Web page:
-> (Request -> Manager -> m a) -- ^ How to perform request
-> m a               -- ^ Result


We’ll see how reqBr can be used for streaming with conduit in the next section, but right now we still have to write it!

Let’s put everything together:

reqBr method url body options consume =
req' method url body options $\request manager -> do HttpConfig {..} <- getHttpConfig -- (1) let wrapVanilla = handle (throwIO . VanillaHttpException) -- (2) wrapExc = handle (throwIO . LI.toHttpException request) -- (3) withRRef = bracket -- (4) (newIORef Nothing) (readIORef >=> mapM_ L.responseClose) (liftIO . try . wrapVanilla . wrapExc) (withRRef$ \rref -> do
let openResponse = mask_ $do -- (6) r <- readIORef rref mapM_ L.responseClose r r' <- L.responseOpen request manager writeIORef rref (Just r') return r' r <- retrying -- (5) httpConfigRetryPolicy (\st r -> return$ httpConfigRetryJudge st r)
(const openResponse)
(preview, r') <- grabPreview bodyPreviewLength r -- (7)
mapM_ LI.throwHttp (httpConfigCheckResponse request r' preview) -- (8)
consume r') -- (9)
>>= either handleHttpException return -- (10)


All right, there are a lot of gotcha moments and details to take care of. Let’s see:

1. First we get HttpConfig with getHttpConfig, which is a method of MonadHttp, where we currently are. Next we extract individual fields with help of the RecordWildcards language extension.

2. This exception wrapper catches http-client‘s HttpExceptions and wraps them in req‘s HttpExceptions.

3. Similarly, this is a lower level wrapper that turns HttpExceptionContentWrapper into HttpException that is then re-thrown (which in turn will be wrapped once more by wrapVanilla). And HttpExceptionContentWrapper is thrown via LI.throwHttp from (8).

If you’re wondering WTF (like I did), here a quote of the docs of HttpExceptionContentWrapper:

A newtype wrapper which is not exported from this library but is an instance of Exception. This allows HttpExceptionContent to be thrown (via this wrapper), but users of the library can’t accidentally try to catch it (when they should be trying to catch HttpException).

Ah, exceptions…

4. We’re going to use IORef to keep track of currently open response, because there is no way to use withResponse with retrying (5) or pass Response BodyReader around in a satisfactory way remaining exception-safe. (Or I’m not smart enough to figure how to do that.) So here we just create a new IORef (Maybe (Response BodyReader)) inside bracket and read it/close, if it’s not Nothing. Nothing is what we start with, because there is no response yet.

5. retrying is from the retry package that I’ve mentioned previously. We feed it httpConfigRetryPolicy, httpConfigRetryJudge (we’ve got to lift it a little bit because it should be in the hosting monad), then we provide the action we want to run/retry openResponse ignoring RetryStatus by wrapping it with const.

6. It’s essential that we keep the response in that IORef up-to-date, always, in exception-safe manner. For that we need to suspend delivery of asynchronous exceptions with mask_. First we read the response from IORef and close it if it’s not Nothing (that would be the response from the last attempt, it’s of no use by now). After that we can run responseOpen and then update the IORef writing the new value there.

Note that even though we have interruptible masking here, it’s OK. responseClose and responseOpen are most probably blocking and thus inturruptible, so the mask can be pierced when we’re running these actions, but immediately after them, it cannot be pierced, so IORef stays up-to-date. The enclosed bracket thus always gets a chance to release the connection.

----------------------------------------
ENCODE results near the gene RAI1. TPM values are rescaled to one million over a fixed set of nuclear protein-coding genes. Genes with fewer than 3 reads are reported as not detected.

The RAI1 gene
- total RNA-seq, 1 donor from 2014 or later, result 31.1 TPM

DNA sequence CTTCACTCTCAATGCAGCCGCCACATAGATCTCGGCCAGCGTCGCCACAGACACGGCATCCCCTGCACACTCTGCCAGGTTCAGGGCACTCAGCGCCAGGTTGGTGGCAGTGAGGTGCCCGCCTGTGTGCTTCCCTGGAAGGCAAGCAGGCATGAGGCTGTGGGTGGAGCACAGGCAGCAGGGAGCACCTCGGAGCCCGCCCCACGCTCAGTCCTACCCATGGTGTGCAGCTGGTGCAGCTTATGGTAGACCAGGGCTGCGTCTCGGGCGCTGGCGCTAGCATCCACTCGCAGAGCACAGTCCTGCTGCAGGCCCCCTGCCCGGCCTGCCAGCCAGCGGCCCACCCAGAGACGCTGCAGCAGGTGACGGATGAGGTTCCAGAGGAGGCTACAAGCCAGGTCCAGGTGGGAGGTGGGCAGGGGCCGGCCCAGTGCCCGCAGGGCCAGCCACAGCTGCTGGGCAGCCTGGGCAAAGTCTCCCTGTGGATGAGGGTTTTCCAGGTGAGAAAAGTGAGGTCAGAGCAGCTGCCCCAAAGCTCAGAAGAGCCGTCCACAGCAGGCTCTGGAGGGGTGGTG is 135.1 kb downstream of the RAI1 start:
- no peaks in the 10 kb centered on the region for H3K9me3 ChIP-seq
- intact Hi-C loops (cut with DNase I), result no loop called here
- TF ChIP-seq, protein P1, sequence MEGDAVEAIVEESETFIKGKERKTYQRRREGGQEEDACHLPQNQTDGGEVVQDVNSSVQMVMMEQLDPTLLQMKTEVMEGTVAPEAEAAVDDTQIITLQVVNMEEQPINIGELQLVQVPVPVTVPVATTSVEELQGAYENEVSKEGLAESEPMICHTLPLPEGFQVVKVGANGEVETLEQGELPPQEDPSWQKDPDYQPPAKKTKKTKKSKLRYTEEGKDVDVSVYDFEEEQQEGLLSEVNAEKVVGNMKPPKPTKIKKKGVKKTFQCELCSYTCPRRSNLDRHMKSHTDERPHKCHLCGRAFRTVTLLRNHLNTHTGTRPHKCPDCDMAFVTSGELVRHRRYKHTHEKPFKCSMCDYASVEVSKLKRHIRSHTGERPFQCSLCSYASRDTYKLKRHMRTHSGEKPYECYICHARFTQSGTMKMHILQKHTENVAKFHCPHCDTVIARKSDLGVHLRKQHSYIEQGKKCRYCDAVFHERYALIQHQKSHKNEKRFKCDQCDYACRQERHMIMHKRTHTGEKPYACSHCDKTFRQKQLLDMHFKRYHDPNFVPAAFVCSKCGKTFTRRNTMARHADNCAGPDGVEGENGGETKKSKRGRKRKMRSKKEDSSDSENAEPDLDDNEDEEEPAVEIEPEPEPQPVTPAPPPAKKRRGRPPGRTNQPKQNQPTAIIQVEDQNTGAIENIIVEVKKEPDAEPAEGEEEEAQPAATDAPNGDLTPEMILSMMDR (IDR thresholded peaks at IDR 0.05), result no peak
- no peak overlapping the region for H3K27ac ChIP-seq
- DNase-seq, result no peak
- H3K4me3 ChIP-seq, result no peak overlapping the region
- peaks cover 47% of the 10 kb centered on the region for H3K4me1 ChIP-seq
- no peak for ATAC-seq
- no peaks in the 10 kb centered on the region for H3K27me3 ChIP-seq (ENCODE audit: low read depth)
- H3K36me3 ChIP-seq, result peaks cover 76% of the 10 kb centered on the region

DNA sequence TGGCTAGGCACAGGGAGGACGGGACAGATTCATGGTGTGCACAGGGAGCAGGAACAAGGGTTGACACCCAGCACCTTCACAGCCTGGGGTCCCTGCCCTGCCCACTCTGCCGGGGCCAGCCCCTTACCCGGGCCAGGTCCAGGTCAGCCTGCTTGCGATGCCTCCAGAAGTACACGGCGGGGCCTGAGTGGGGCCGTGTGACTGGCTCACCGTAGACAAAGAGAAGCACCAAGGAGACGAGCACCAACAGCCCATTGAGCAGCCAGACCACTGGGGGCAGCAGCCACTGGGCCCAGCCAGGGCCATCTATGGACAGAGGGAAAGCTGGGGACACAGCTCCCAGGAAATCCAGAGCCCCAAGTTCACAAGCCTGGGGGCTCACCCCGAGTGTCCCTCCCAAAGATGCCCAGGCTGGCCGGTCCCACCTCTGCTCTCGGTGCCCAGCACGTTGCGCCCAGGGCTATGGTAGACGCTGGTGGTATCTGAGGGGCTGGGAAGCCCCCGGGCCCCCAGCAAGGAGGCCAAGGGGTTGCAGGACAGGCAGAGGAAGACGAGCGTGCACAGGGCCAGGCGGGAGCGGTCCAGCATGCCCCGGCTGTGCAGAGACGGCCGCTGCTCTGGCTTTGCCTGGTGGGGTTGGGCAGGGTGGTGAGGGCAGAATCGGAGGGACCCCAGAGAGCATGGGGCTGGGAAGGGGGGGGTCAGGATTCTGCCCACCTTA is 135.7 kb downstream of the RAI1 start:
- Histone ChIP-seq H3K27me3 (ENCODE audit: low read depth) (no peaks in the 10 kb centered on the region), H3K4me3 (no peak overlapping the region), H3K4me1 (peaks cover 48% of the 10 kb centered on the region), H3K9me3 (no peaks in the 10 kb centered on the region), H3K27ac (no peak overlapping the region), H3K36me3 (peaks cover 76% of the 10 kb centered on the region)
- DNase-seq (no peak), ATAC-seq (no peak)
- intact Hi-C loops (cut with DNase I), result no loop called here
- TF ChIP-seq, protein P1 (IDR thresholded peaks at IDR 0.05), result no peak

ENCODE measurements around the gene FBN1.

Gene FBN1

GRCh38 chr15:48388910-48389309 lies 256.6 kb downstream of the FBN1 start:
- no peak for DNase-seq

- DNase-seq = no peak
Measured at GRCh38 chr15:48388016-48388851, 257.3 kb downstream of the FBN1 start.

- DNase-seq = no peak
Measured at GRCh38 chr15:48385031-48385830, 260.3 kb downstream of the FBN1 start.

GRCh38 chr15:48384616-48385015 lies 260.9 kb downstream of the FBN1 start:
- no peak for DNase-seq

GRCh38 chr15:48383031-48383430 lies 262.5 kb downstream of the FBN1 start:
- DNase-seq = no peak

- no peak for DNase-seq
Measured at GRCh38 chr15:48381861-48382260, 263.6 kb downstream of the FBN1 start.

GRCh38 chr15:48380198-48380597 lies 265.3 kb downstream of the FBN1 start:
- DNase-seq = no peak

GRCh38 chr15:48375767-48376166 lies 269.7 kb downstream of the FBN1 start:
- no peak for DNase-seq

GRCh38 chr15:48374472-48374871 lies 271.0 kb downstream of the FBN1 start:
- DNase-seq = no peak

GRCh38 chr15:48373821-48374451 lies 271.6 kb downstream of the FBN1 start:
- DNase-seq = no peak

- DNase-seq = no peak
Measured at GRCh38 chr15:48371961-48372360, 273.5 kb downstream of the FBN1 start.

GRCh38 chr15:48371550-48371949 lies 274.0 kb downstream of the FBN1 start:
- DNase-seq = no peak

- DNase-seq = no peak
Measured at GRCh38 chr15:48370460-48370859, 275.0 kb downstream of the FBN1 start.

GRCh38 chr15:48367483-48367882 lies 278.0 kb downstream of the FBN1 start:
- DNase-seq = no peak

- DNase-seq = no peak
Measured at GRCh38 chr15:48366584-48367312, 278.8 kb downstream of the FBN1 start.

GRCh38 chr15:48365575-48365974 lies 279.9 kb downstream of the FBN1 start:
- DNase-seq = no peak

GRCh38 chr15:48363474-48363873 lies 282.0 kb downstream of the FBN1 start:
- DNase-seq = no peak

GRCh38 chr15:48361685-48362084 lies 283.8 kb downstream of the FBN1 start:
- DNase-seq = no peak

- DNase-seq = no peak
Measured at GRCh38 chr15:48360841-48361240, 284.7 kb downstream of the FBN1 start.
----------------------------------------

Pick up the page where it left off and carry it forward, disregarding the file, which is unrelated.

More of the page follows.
7. grabPreview uses BodyReader to get first 1024 bytes of response body without streaming more than that. It also returns the updated response r' which has BodyReader that will stream like we did not mess with it at all. I won’t spend time describing how this is done, the curious ones can read the code.

8. Now we can use the httpConfigCheckResponse and throw what it says to throw, if anything.

9. Finally we call the provided consume function giving it Response BodyReader for streaming of response body.

10. Here we just let handleHttpException (another method of MonadHttp) do its thing when we catch exceptions. Otherwise the final result is just returned.

## Streaming with reqBr

BodyReader can be turned into a conduit source rather straightforwardly:

-- | Turn @'Response' 'BodyReader'@ into a 'Producer'.
--
-- @since 1.0.0

-> Producer m ByteString -- ^ Response body as a 'C.Producer'

where
go = do
unless (B.null bs) $do yield bs go  With this, we can do streaming without losing benefits of req if the whole pipeline can be run from plain IO, for example: {-# LANGUAGE OverloadedStrings #-} module Main (main) where import Data.Conduit ((.|), runConduitRes) import Data.Default.Class import Network.HTTP.Req import Network.HTTP.Req.Conduit import qualified Data.Conduit.Binary as CB main :: IO () main = runReq def$ do
let size = 100000 :: Int
reqBr GET (https "httpbin.org" /: "bytes" /~ size) NoReqBody mempty $\r -> runConduitRes$
responseBodySource r .| CB.sinkFile "my-file.bin"


Otherwise the older workflow involving req' should be adopted:

{-# LANGUAGE FlexibleInstances #-}

module Main (main) where

import Control.Exception (throwIO)
import Data.Conduit
import Network.HTTP.Req
import Network.HTTP.Req.Conduit
import qualified Data.Conduit.Binary as CB
import qualified Network.HTTP.Client as L

instance MonadHttp (ConduitM i o (ResourceT IO)) where
handleHttpException = liftIO . throwIO

main :: IO ()
main = runConduitRes \$ do
let size = 100000 :: Int
req' GET (https "httpbin.org" /: "bytes" /~ size) NoReqBody mempty
(\request manager ->
bracketP (L.responseOpen request manager) L.responseClose
responseBodySource)
.| CB.sinkFile "my-file.bin"


req' does not open/close connections, handle exceptions, and does not perform retrying though, so you’re on your own with that stuff.

responseBodySource as well as other helpers for using req with conduit are available in the (tiny) req-conduit package, which was updated to be used with req-1.0.0.

## Conclusion

That’s it! I hope that in the version 1.0.0 req has become a bit better at what it tries to do. I also want to thank people who say kind words about my open source work, I really appreciate that, and it certainly motivates me contribute more to the Haskell ecosystem :-)